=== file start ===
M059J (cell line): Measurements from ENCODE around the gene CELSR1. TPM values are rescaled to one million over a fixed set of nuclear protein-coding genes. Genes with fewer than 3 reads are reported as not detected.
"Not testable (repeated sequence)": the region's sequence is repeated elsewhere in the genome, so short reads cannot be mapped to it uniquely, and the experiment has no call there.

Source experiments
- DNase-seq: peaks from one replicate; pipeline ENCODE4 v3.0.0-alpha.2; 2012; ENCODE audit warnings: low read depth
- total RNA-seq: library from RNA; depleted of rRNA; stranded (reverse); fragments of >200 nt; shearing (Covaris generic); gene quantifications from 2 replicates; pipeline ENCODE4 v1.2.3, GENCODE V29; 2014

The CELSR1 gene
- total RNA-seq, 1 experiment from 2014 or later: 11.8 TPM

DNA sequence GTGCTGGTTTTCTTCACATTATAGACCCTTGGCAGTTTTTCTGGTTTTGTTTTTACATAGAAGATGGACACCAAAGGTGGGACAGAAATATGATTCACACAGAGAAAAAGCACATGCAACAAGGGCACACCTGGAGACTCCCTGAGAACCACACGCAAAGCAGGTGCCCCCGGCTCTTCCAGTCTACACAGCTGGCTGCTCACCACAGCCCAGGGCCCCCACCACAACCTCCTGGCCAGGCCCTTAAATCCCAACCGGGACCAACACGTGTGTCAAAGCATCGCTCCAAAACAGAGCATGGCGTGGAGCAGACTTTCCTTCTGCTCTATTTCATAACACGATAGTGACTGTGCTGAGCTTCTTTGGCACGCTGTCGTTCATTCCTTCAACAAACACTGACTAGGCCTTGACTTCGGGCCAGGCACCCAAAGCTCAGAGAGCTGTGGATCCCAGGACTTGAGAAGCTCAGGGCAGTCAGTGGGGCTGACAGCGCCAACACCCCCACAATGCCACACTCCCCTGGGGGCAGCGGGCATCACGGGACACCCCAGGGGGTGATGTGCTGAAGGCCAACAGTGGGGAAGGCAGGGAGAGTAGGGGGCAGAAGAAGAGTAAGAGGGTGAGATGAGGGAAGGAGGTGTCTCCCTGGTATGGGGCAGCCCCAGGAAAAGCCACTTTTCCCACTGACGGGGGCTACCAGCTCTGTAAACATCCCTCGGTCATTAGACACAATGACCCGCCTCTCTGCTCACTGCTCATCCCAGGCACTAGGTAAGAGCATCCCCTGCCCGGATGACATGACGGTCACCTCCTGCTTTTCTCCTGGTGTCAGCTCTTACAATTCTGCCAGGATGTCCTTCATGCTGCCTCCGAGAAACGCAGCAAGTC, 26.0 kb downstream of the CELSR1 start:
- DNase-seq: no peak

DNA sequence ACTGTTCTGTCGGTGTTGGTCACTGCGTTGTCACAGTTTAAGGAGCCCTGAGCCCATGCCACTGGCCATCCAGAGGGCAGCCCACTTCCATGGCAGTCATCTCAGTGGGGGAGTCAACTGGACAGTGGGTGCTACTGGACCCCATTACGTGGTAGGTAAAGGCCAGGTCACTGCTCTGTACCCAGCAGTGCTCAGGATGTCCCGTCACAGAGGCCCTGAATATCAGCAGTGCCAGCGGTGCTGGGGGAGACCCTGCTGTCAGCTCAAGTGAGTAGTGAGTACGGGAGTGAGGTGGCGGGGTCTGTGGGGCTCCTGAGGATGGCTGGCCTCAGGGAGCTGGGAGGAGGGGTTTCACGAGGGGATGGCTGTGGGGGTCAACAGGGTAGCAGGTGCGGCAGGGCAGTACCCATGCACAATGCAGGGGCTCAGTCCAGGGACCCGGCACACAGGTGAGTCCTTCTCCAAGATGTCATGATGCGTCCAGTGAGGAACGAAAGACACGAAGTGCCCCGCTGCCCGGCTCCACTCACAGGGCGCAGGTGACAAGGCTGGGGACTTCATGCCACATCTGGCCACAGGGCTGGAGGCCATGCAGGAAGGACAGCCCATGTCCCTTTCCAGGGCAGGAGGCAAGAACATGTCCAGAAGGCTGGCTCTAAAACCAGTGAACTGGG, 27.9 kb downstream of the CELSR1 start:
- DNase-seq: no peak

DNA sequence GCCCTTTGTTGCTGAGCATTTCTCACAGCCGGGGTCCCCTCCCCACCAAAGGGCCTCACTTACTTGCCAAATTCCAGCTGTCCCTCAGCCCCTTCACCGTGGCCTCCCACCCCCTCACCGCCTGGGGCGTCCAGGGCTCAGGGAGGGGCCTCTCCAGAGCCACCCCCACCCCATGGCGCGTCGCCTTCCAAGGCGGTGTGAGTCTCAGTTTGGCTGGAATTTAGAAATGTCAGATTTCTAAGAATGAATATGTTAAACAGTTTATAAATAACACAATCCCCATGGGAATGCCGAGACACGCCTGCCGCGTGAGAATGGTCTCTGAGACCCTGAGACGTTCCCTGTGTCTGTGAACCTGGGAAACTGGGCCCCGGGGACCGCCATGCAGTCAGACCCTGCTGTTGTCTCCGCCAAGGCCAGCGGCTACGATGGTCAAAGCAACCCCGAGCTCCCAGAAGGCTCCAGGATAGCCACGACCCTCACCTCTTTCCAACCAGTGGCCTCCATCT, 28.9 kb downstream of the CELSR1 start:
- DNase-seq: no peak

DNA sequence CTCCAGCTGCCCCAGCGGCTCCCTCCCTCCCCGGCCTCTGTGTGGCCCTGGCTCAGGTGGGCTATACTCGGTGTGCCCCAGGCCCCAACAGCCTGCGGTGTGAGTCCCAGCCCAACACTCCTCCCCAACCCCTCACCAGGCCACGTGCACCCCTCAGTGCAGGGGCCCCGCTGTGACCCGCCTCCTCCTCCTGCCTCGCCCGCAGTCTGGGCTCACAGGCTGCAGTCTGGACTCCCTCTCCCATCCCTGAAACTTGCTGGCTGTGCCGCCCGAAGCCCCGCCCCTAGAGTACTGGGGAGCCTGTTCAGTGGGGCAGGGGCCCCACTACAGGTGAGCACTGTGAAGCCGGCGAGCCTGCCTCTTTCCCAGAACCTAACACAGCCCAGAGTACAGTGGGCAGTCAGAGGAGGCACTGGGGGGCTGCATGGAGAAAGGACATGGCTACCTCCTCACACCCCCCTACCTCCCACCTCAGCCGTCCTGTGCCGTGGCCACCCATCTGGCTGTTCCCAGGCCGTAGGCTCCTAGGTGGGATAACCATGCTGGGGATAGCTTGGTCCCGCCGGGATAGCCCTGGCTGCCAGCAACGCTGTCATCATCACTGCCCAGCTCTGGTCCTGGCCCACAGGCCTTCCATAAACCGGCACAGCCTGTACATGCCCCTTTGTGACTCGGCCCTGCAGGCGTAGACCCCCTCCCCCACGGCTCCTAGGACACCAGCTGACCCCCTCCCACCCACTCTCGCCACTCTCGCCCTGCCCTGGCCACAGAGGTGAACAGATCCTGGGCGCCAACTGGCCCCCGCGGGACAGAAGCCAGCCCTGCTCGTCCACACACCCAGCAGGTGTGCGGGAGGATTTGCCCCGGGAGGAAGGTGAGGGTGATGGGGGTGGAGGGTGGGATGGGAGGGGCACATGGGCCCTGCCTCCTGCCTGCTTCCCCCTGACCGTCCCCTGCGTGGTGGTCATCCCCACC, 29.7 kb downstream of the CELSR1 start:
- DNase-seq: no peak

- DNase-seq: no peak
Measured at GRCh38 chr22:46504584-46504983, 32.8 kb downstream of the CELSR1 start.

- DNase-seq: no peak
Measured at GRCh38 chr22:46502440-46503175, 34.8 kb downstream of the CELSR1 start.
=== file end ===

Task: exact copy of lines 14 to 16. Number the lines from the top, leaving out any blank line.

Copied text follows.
DNA sequence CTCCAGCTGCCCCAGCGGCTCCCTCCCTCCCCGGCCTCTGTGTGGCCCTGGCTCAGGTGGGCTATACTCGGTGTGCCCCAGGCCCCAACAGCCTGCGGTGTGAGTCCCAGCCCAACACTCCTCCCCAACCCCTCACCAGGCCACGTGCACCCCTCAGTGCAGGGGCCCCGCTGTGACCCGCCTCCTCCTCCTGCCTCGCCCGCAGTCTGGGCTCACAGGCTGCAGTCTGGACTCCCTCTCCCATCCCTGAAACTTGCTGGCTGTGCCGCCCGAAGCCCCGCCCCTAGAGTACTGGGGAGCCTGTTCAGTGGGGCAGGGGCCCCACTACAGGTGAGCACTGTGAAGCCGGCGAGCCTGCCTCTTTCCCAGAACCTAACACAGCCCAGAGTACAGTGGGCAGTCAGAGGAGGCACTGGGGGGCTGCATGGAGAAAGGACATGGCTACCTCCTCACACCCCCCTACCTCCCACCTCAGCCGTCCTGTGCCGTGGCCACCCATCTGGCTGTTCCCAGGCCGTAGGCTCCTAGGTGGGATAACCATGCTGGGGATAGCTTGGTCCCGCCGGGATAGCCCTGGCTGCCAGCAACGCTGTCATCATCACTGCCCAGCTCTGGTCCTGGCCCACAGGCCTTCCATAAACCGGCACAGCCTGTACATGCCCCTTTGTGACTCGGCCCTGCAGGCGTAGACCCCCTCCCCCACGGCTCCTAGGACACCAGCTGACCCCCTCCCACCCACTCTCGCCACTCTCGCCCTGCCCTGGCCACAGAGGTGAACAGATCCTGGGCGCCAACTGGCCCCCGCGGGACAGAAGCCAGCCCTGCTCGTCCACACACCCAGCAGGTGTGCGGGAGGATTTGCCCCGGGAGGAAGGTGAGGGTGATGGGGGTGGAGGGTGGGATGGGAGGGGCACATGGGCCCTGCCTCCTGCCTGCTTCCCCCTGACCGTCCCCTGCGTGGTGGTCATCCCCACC, 29.7 kb downstream of the CELSR1 start:
- DNase-seq: no peak

- DNase-seq: no peak